Consider the societal implications of such a state. 

On the macro level, happy and healthy people are harder to control, harder to scare, and harder to sell consumer goods to. Which is a serious threat to our economic and political landscape. 

On a micro level, healthy and happy people are simply annoying. They are subtle reminders of the unhealthy choices of other people’s lives. 

It reminds me of the parody commercial about the depressant drug for the annoyingly cheerful. The lead scientist reports, if you’re in good mood every so often, that’s fine. That’s normal. But for the persistently positive, excessively perky, gratingly upbeat and insufferably cheery, this chemical intervention might be necessary. 

Take it from someone who has been publicly shamed most of his life for being happy and healthy. Take it from someone who feels bullied by people’s urges for be less optimistic and more normal. It sucks.

It sucks being someone others have to figure out what to do with. It sucks that my hopeful attitude is something people tolerate at best and loathe at worst. It sucks that having an unrelenting positive outlook can be can be seen as completely dysfunctional an inappropriate. It sucks not realizing how much my chipper attitude probably affects those around me. 

But it doesn’t suck so much that my hope will be shattered. 

My love will wear the world down eventually.

LET ME ASK YA THIS...

Who might be harboring a pocket of resentment towards your health and happiness? 

* * * *
Scott Ginsberg
That Guy with the Nametag
Author. Speaker. Strategist. Inventor. Filmmaker. Publisher. Songwriter.  
scott@hellomynameisscott.com
www.nametagscott.com

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Monday, February 10, 2020

Climb the mountain of rote support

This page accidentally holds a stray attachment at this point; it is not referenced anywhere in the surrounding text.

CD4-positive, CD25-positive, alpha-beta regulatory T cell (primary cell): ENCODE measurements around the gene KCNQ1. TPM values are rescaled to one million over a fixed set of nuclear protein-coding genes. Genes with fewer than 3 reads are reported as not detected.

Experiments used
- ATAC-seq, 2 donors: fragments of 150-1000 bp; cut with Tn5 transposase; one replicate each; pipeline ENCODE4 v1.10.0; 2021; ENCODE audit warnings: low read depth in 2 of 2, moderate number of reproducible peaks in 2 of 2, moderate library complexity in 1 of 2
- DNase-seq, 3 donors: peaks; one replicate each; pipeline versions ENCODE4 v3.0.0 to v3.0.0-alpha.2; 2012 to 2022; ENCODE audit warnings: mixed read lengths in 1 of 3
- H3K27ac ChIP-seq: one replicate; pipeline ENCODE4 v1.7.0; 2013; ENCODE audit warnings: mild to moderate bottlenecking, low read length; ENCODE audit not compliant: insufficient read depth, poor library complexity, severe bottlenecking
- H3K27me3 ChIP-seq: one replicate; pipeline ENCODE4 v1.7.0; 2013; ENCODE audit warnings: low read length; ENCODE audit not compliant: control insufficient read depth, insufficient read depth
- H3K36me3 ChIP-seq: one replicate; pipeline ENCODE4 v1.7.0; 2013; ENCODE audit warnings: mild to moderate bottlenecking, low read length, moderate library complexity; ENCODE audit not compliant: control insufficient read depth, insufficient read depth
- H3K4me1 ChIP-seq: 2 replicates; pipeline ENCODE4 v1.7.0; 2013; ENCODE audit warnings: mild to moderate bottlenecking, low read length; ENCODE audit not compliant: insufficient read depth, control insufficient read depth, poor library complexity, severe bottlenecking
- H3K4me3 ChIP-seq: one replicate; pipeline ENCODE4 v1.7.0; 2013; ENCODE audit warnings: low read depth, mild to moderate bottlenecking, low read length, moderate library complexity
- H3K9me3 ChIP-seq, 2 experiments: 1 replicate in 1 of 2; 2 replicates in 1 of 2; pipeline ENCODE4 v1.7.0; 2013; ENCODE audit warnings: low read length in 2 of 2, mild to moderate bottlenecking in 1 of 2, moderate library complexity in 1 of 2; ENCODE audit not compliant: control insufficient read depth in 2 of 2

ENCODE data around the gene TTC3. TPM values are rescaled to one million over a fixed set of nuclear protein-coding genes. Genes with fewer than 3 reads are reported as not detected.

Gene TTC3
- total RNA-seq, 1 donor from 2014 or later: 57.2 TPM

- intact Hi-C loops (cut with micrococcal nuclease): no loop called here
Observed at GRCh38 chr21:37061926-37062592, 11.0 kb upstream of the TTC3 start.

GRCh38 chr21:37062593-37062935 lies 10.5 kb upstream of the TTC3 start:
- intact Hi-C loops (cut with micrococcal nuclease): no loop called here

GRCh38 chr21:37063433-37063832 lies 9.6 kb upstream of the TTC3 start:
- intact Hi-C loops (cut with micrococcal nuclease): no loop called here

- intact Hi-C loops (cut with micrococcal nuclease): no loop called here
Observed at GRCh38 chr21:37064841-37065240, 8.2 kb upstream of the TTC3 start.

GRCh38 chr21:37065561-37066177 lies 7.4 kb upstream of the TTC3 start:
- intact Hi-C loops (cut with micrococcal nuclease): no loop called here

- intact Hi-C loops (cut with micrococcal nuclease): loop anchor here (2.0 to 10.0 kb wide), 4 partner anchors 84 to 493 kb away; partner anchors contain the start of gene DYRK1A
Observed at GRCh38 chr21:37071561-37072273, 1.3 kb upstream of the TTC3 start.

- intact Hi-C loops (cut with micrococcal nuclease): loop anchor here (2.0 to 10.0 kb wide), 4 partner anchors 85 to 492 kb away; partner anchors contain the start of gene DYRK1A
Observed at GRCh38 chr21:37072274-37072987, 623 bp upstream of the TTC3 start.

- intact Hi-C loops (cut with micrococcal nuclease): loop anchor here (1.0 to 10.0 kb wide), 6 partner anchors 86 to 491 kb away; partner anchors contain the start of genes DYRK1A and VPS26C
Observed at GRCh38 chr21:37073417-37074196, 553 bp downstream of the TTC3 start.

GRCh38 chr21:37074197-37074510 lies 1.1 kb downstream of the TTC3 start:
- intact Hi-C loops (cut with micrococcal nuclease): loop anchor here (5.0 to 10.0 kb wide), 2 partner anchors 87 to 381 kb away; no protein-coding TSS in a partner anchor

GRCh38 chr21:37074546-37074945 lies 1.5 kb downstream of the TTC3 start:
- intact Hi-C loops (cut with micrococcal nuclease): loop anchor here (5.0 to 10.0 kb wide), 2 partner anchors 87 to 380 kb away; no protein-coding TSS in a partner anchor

People’s only wish is that some simple, incontrovertible solution will magically appear and solve all of their problems. 

That would take them off the hook. It would absolve them from having to do the dirty work of confronting themselves. 

Unfortunately, human beings are more complicated can that. Nobody is black and white. Each person is alive with longings that cannot be satisfied by simple, prefabricated answers. One size fits one, not all. 

And so, when somebody asks us for help, if we truly want to serve them in the most compassionate, empathetic and useful way, we must connect before we counsel. We must appreciate before we advise. 

Maisel offers meaningful approach to these types of interactions in his book about humane helping: 

If we are willing to step back and get some space between people and the things that are challenging them, we can invite them to crack through their defensiveness and denial and grapple with a complicated reality. 

Imagine a coworker joins you for lunch one day. Clearly overwhelmed, she starts pining for advice about productivity and time management, a topic you have extensive experience with. 

The fast and easy solution would be to offer her a few insights and quotes and book recommendations, a slap on the shoulder, a friendly off ya go mate, and then make your way back to the buffet line. 

Exactly what she would expect. 

But the humane solution would be to make a connection first. Knowing that all human beings rest at the nexus of a vast number of interwoven causes and conditions that influence their behavior, you take some time to find out who this person actually is. 

What makes her tick. How her brain works. Where her motivational and value systems come from. Because the question is never the question. The problem is never the problem. 

There are always several larger and more complicated forces at work. 

Once you make that empathetic leap, then you can give her what she really needs. 

Remember, simplifying things may help people make quick order of a complicated world that is full of shades of grey. 

But there are as many answers as there are different human preferences. 

LET ME ASK YA THIS...

Are you making connections before offering counsel?

* * * *
Scott Ginsberg
That Guy with the Nametag
Author. Speaker. Strategist. Inventor. Filmmaker. Publisher. Songwriter.  
scott@hellomynameisscott.com
www.nametagscott.com

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Saturday, February 08, 2020

If it moves the issue forward, it’s a successful protest

Packnett, the fashion designer and leader in the police reform campaign, once gave an impassioned presentation on making change in a digital era.